DirectWrite is a text layout and glyph rendering API by Microsoft. It was designed to replace GDI/GDI+ and Uniscribe for screen-oriented rendering and was first shipped with Windows 7 and Windows Server 2008 R2, as well as Windows Vista and Windows Server 2008 (with Platform Update installed). DirectWrite is hardware-accelerated (using the GPU) when running on top of Direct2D, but can also use the CPU to render on any target, including a GDI bitmap.
In Windows 8.1, DirectWrite gained support for color fonts.
DWriteCore is the Windows App SDK (Project Reunion) implementation of DirectWrite that runs on versions of Windows down to Windows 10, version 1809 (10.0; Build 17763), and opens the door for cross-platform usage.
The XPS viewer in Windows 7 uses DirectWrite, but it renders the output on a GDI+ surface.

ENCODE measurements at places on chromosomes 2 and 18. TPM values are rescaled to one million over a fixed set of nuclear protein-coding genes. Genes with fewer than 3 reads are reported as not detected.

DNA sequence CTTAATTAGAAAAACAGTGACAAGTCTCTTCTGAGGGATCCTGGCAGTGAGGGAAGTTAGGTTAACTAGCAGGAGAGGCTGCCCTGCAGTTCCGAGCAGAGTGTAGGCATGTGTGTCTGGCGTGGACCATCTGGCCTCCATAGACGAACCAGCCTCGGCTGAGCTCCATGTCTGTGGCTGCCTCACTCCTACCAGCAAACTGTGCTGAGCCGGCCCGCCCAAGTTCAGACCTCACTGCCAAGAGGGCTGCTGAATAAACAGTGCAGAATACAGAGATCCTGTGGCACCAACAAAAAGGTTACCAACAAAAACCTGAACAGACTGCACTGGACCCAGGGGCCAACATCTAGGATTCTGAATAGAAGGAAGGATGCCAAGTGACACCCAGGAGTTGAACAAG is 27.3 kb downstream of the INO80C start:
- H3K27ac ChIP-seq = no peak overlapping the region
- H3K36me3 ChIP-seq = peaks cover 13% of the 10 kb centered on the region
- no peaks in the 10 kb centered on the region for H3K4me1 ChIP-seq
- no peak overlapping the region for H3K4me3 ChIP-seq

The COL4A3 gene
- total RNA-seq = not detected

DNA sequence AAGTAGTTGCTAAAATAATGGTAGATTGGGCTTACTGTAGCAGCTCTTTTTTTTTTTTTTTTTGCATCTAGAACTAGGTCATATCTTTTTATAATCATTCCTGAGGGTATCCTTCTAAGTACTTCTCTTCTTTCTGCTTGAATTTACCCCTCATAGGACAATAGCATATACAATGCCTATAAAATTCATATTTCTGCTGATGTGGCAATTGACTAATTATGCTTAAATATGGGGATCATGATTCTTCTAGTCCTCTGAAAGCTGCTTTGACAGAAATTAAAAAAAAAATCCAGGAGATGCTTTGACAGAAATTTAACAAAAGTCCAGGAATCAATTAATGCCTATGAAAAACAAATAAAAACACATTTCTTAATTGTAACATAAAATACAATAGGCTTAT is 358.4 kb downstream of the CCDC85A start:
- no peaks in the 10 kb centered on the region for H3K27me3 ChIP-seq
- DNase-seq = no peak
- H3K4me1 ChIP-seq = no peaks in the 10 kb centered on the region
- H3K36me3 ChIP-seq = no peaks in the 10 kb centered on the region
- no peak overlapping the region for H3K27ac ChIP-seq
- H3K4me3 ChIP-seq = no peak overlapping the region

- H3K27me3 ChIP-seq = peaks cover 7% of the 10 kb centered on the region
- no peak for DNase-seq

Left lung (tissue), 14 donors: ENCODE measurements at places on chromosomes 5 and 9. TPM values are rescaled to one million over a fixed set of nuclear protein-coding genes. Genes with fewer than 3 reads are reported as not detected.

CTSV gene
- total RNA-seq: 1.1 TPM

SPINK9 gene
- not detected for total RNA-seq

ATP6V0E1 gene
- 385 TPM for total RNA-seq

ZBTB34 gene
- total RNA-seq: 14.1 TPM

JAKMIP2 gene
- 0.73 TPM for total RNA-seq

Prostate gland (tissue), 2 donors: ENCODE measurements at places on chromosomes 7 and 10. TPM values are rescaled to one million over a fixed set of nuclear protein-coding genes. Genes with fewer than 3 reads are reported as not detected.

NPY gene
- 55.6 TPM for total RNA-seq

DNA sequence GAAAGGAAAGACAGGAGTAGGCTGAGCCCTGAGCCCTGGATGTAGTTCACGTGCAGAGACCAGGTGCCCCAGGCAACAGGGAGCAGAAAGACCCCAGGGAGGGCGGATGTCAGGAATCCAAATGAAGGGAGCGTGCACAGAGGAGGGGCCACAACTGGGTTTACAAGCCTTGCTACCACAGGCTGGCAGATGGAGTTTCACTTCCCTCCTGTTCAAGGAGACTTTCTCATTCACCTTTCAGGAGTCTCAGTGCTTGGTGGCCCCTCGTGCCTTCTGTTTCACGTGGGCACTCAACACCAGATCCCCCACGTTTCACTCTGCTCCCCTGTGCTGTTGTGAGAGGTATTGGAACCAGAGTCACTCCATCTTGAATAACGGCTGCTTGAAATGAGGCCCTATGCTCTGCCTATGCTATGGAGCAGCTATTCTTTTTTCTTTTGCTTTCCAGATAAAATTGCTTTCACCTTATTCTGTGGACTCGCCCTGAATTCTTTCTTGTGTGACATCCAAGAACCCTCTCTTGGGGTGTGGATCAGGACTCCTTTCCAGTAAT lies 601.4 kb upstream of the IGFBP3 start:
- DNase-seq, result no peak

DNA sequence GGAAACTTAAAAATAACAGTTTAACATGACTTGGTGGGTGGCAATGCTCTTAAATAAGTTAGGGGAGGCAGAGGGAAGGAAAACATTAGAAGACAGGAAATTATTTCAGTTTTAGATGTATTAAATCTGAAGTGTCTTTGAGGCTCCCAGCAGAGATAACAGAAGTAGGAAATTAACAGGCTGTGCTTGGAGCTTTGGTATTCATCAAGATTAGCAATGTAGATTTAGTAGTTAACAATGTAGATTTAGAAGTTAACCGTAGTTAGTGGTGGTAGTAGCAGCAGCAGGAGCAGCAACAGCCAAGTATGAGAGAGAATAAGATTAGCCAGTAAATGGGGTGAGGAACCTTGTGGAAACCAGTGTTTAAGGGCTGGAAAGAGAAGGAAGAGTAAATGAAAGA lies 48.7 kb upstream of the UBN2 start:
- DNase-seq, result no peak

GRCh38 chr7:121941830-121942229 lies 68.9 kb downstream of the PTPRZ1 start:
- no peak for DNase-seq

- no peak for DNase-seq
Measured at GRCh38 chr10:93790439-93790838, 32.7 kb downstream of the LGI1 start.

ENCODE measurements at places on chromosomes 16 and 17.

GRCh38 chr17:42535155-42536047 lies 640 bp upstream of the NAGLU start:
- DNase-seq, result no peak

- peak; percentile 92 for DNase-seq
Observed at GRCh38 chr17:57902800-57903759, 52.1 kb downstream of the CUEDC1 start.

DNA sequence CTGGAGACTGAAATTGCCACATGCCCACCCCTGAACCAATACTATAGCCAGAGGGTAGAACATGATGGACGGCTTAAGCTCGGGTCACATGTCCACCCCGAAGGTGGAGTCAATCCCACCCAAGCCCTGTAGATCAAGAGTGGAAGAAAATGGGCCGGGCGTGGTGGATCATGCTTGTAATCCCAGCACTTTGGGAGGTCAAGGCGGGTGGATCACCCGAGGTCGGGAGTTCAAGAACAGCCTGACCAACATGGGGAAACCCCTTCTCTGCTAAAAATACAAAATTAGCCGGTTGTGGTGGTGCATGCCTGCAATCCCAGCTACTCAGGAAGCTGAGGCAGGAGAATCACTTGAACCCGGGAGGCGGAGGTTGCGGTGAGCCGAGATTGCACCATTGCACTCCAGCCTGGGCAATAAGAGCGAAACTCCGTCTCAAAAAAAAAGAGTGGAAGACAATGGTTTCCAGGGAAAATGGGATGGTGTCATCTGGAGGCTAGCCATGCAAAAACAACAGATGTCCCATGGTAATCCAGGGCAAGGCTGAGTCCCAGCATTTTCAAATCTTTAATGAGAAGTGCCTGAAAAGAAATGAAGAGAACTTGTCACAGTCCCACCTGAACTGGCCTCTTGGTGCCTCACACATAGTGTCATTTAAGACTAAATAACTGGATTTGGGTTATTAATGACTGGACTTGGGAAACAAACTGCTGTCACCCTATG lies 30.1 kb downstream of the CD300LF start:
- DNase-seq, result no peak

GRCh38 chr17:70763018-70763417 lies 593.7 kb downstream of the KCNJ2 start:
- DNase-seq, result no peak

Internet Explorer 9 and later versions use DirectWrite layered over Direct2D for improved visual quality and performance. Firefox 4 also added DirectWrite support, but rendering in the DirectWrite specific style was made non-default for some fonts in Firefox 7 due to user complaints about the rendering quality.
Microsoft Office 2013 supports either Direct2D/DirectWrite or GDI/Uniscribe for display rendering and typography.
Google Chrome in Windows supports DirectWrite starting from version 37.
Telegram's desktop client uses DirectWrite to render color emojis on Windows.
Steam has the option to enable DirectWrite for improved font smoothing and kerning on its desktop client